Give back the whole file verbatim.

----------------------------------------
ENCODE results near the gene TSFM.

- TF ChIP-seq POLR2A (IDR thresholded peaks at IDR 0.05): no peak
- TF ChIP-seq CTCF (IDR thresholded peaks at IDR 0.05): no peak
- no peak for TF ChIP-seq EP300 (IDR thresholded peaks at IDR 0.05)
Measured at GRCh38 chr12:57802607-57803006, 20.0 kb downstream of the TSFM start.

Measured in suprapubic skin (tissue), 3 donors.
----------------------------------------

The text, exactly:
ENCODE results near the gene TSFM.

- TF ChIP-seq POLR2A (IDR thresholded peaks at IDR 0.05): no peak
- TF ChIP-seq CTCF (IDR thresholded peaks at IDR 0.05): no peak
- no peak for TF ChIP-seq EP300 (IDR thresholded peaks at IDR 0.05)
Measured at GRCh38 chr12:57802607-57803006, 20.0 kb downstream of the TSFM start.

Measured in suprapubic skin (tissue), 3 donors.